Dear readers, the fate of this year’s Readers’ Choice award lies in your hands. Yes, YOU can cast YOUR vote to decide which of the incredible books nominated for the 2018 Ohioana Book Awards will be THE book, the ONE book to win a very special kind of nod.
Ohioana began this program in 2016 to celebrate the 75th anniversary of our awards program. This year, we have a poll that will stay open until Friday, June 29, at 3:00 p.m. You can access the poll here to vote for your favorite of 30 available titles. One vote per computer, please.
Our winner in 2017 was Tiffany McDaniel for her novel The Summer That Melted Everything. For 2016, the winner was Mary Doria Russell for her novel Epitaph: A Novel of the O.K. Corral.
The Readers’ Choice award is a great way to include more people in the process of giving awards to those who richly deserve them. We hope you will vote for your favorite too!
It’s true: all the best movies come from good books.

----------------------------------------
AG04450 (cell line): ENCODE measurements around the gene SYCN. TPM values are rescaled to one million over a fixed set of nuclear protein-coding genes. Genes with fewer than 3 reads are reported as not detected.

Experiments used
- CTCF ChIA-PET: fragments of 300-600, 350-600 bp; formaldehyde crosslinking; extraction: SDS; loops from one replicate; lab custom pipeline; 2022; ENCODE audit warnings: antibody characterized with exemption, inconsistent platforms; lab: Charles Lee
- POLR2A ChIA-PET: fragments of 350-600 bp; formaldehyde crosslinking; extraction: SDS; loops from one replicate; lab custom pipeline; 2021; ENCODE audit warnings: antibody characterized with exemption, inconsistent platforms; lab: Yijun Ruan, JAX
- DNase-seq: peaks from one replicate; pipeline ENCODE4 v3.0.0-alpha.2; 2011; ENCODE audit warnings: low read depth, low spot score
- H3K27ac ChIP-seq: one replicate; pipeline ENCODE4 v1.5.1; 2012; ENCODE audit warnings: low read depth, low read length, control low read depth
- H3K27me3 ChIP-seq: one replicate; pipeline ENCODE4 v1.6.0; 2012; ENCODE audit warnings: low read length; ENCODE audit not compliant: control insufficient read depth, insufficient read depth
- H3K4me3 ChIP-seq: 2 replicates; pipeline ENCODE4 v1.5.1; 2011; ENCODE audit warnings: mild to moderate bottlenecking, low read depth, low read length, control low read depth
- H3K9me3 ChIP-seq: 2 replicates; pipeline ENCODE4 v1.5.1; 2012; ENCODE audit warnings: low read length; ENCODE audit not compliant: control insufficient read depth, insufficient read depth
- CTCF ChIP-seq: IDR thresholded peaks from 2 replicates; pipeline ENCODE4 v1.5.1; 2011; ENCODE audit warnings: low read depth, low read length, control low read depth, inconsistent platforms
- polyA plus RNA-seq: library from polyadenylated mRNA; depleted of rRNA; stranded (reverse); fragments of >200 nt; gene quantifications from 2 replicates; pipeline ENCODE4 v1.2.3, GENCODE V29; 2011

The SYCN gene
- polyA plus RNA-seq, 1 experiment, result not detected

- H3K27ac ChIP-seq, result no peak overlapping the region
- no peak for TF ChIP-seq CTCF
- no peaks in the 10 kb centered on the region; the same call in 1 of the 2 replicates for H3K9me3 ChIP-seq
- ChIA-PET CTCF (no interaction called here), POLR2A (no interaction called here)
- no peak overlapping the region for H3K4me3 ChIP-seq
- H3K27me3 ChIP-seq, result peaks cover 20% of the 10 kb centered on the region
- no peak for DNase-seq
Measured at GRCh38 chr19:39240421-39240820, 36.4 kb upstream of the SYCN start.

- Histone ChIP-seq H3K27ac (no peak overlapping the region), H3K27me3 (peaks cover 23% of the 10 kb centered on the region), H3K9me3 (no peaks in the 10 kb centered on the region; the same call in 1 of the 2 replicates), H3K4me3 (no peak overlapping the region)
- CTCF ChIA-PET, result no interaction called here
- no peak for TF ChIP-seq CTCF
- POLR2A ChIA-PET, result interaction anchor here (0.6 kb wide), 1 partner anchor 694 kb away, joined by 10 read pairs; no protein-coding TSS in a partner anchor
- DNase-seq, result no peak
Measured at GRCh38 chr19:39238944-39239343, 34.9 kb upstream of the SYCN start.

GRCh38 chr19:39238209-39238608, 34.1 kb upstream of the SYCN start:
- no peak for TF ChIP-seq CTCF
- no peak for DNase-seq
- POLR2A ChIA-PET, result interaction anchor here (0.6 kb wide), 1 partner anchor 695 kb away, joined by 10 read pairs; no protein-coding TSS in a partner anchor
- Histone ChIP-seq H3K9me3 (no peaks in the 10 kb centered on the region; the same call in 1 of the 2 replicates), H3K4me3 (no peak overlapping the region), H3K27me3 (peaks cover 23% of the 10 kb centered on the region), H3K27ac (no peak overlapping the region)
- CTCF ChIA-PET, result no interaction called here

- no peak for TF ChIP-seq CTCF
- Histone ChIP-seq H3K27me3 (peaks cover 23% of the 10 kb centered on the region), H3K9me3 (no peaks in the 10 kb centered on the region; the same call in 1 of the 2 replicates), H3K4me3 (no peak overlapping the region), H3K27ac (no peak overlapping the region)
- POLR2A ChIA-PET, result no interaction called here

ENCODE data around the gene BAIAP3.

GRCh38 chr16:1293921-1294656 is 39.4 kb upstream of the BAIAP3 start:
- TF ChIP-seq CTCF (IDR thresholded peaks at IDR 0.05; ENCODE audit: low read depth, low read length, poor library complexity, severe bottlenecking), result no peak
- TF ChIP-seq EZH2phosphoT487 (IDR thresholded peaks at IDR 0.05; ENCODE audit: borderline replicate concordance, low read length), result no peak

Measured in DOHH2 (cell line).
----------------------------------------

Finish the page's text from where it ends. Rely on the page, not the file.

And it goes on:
Writers know what they are doing: they create conflict and plot and characters that readers love, and then Hollywood options the work and reaps the reward.
Another reaper-of-rewards is author and Ohio native Ernest Cline. Born in Ashland, Ohio (home to a really cool hot air balloon festival every summer!) and former resident of Columbus, Mr. Cline now calls Austin, Texas, home. He owns a DeLorean which means he totally WINS and OWNS and even PWNS (if he wants to) American popular culture from the 1980s.
Cline used to work at CompuServe, which was founded in Columbus in 1969. It was a ground-breaking tech communications company, and the perfect place to work if you loved tech and info and the infinite possibilities they presented. This speculative way of looking at the world found its way into Cline’s first book, Ready Player One, which was published in 2011. Columbus is there too, as the city of escape for protagonist Wade Watts.